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Old 01-21-2007, 06:30 PM  
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When I moved into my house, the kitchen had 70's era fruit and veggie motiff border. After threatening to knock down the walls and rebuild, someone told me to use warm water with Dawn dishwashing detergent mixed in. Just get the water as soapy as possible, scoop the bubbles off the top, and put it in a spray bottle. The clean up is a mess, but no more so than any other way. Also, a spackling tool (flat metal edge type) works great for scraping it off. Spray it down, give it a minute or so to absorb, and it should come right off.

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Old 01-24-2008, 01:38 PM  
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LOL, this post makes me sad! I love wallpaper. Yes, I know... most people tell me I'm crazy. But I'm not a huge fan of plain colors... idk, maybe I am crazy!

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Old 04-23-2008, 09:27 PM  
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Default Remember to celebrate after

Removing wallpaper can be frustrating. All the previous posts are correct. It just depends on what kind of paper you have. One summer day I spent the better part of the day stripping off the paper in our kitchen. i worked all day and just was able to remove 1 panel. My husband came home, took a utility knife and scored the paper in grids(careful not to get the plaster behind the paper) Then he soaked it well with water and it came off much better. It was foil wallpaper and scoring it helped the water soak in. Other wise the water didn't penetrate very well and came off in tiny strips. To top it off it was paper I had picked out years before. I should have known better since I had done this before just not on foil.
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Old 04-24-2008, 10:40 AM  
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That is the worst when you have to take down paper that you picked out years before. My wife and I did that same thing.
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Old 04-24-2008, 12:19 PM  
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Been lurking here for a while now, but had to sign up to respond to this thread. My wife and I bought our (first) house one year and one week ago. It's a 1920's foursquare. I'm pretty sure that it had every layer of wallpaper or paint ever applied still on the walls. Since we both hate wallpaper, and painted over wallpaper even more, we decided to strip it all off. Every room had between 8 and 16 layers of wallpaper on every wall - and ceiling. It's a 2,400 square foot house so I'm sure you can all imagine just how much fun we had stripping it all... Luckily it was all over plaster which makes it much much easier.
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Old 04-29-2008, 09:56 AM  
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OK, I have to repsond to this thread! My wife and I wallpapered every room in our house when it was in vogue. Then, of course, when the wallpaper became tired or out of style, we changed it or removed it all together.

We have used DIF, and in most cases this stuff works well, especially when sprayed constantly from a bottle.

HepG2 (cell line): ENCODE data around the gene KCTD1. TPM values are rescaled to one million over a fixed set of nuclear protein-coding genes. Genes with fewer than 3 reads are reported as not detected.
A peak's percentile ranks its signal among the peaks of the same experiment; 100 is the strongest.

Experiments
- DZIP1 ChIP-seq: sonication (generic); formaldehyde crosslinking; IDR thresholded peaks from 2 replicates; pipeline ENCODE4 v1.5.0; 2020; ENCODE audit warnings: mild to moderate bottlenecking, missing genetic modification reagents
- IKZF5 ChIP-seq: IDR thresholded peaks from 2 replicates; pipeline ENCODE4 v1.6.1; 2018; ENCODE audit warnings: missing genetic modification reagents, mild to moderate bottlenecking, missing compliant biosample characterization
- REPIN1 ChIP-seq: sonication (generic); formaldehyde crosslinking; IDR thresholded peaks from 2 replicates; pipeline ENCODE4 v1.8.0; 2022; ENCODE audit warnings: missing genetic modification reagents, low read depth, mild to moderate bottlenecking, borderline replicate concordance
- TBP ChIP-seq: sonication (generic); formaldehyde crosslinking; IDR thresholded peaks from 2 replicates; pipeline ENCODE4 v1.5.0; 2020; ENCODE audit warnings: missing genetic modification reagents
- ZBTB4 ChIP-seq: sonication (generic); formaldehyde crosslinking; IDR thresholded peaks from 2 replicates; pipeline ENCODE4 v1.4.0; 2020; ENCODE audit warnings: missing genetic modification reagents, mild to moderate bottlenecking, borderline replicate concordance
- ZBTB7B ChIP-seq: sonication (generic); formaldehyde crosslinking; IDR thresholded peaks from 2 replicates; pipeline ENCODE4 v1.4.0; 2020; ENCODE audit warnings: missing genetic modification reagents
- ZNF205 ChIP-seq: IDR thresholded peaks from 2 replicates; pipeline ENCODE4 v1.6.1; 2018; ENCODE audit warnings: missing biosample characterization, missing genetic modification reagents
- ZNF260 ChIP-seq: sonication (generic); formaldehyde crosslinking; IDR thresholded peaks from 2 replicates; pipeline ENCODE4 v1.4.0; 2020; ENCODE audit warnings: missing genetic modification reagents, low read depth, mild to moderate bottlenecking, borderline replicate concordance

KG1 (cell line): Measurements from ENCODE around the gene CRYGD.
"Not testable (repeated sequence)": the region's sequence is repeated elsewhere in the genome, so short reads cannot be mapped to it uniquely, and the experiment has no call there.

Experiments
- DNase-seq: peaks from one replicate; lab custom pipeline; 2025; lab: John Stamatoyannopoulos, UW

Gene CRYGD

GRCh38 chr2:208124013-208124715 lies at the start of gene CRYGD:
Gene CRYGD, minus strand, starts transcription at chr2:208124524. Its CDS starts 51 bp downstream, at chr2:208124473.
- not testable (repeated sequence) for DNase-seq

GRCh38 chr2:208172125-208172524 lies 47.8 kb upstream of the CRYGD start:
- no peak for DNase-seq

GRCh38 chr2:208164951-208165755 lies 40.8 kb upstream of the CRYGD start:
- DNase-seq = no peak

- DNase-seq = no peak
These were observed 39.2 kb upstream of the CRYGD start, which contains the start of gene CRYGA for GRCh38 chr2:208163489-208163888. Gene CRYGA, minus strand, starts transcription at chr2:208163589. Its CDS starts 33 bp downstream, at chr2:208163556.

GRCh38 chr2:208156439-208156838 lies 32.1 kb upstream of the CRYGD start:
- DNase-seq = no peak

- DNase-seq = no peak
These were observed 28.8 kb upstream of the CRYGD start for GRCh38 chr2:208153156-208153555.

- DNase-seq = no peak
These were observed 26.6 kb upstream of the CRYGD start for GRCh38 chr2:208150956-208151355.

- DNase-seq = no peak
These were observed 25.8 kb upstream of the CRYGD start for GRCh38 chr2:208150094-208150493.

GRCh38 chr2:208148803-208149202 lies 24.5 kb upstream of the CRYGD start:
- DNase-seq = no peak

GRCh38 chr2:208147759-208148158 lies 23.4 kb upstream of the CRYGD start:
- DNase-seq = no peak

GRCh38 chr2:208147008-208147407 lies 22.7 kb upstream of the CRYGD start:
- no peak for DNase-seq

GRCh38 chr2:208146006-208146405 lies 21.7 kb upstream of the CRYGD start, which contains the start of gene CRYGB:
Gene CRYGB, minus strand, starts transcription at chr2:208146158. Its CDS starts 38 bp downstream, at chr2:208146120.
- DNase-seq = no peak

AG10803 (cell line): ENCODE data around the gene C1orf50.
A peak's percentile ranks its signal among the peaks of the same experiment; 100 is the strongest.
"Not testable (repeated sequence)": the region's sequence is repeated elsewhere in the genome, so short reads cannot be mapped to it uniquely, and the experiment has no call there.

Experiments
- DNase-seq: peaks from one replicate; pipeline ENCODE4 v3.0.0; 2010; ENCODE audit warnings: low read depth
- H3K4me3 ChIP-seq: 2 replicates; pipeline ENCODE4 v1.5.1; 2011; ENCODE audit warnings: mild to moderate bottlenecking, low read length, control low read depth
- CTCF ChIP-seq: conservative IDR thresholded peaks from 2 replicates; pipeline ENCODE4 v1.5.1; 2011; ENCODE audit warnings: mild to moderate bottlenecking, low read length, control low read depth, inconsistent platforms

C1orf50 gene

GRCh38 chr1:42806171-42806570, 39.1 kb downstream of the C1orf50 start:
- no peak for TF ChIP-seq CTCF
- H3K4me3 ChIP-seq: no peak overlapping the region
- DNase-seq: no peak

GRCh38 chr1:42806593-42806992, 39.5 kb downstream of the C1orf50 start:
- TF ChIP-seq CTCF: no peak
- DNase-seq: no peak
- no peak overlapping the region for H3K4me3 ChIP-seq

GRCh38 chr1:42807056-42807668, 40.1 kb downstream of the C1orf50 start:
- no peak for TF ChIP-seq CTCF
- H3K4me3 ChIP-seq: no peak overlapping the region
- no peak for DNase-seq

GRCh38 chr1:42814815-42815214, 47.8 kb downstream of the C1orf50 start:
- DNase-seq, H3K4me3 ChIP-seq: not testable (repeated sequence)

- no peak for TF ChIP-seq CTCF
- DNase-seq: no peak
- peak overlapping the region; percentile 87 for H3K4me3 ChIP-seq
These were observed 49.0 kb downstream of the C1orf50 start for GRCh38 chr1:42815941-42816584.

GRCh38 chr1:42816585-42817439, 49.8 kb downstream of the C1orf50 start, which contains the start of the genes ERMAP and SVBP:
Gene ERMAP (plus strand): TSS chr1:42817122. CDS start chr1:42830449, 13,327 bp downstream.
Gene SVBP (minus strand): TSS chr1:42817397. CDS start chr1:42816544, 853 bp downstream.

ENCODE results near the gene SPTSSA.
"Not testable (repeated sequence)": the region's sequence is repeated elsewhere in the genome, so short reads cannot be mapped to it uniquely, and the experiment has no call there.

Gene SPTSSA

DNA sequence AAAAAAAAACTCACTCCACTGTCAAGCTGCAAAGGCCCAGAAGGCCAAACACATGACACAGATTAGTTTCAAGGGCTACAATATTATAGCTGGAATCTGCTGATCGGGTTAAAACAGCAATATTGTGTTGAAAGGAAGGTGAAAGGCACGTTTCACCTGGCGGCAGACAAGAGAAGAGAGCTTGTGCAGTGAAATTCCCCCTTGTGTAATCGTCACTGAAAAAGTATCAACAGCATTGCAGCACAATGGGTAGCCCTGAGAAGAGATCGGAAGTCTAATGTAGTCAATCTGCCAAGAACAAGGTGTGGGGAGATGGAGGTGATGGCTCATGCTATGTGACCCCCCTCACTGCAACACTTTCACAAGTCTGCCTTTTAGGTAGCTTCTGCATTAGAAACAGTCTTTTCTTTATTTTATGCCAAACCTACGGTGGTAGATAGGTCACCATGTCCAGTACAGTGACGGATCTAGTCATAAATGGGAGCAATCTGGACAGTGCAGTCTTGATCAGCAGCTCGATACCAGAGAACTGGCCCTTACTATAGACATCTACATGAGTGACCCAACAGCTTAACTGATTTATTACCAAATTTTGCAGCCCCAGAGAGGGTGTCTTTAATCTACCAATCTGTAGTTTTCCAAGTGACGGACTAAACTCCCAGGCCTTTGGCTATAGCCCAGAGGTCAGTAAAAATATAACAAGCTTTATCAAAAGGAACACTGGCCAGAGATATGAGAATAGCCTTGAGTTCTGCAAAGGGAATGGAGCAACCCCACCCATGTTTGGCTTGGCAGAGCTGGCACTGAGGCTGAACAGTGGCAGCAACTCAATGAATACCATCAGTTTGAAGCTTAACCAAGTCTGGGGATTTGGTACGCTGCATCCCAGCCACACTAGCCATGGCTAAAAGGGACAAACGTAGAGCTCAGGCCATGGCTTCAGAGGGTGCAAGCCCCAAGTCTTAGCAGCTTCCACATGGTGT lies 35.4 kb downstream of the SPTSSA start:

Well, a few weeks ago we did remove the Vinyl Wallpaper from Hades! As Sadam would say, the mother of all wallpapers!

We used the tool to craze the surface, sprayed DIF, and waited a few minutes. Pieces of vinyl began falling off the wall -- one inch at a time!. Then the backing had to be treated just like the outer surface. What a job!

My first response was to pour gasoline of the wall and burn this stuff off, but that would leave the adjoining rooms reeking of gas! So, I got out the big guns -- the steam cleaner wallpaper remover!

There are lots of these babies on the market, the one we used was a Wagner. It is so much easier than the old propane tank steamers that you had to fire up outside your door. Plug it in, add water, and let 'er rip.

Wow, do they work. Now you just soften the paper backing, and the paper comes off easily.
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Old 10-26-2009, 11:35 AM  
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I remember pulling the wall paper from my parents walls when I was a kid for hours on end. It is not a pleasant experiences. I found this blog post that I thought had some great tips. Hope it helps.

Paint Ideas Blog Wallpaper Removal Preparation
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Old 09-17-2010, 05:00 PM  
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Default Wallpaper removal

I thought I would throw in my two cents here. Actually I agree with what Paper Hanger said, the best way is to first put some poly on the floor and tape it to the baseboard then dry peel off the wallpaper facing and lay the paper on the poly, peeling as much face paper off as you can. Next get a hudson sprayer and fill it with hot water (just hot water nothing else). Next soak the wall letting the water saturate it, keep soaking. Then with a 6'' puttyknife start to scrape the paper backing off the wall, now the ease at which it comes off depends on what type of wallpaper paste was used in installation, don't be afraid to soak the heck out of the wall. After you have removed the backing paper the wall will feel slimey, that is the residual paste left on the wall. Now you must get that residual paste off or when you paint the paintjob will develop cracks called crazing that is from the paint reactivating the paper paste before it dries. So the best way to get that paste off is to wash the walls with warm soapy water and to continuously feel the walls as you go to see if the slimeyness of the paste is gone. Then after the walls are dry just patch the bad spots with spackle and prime.

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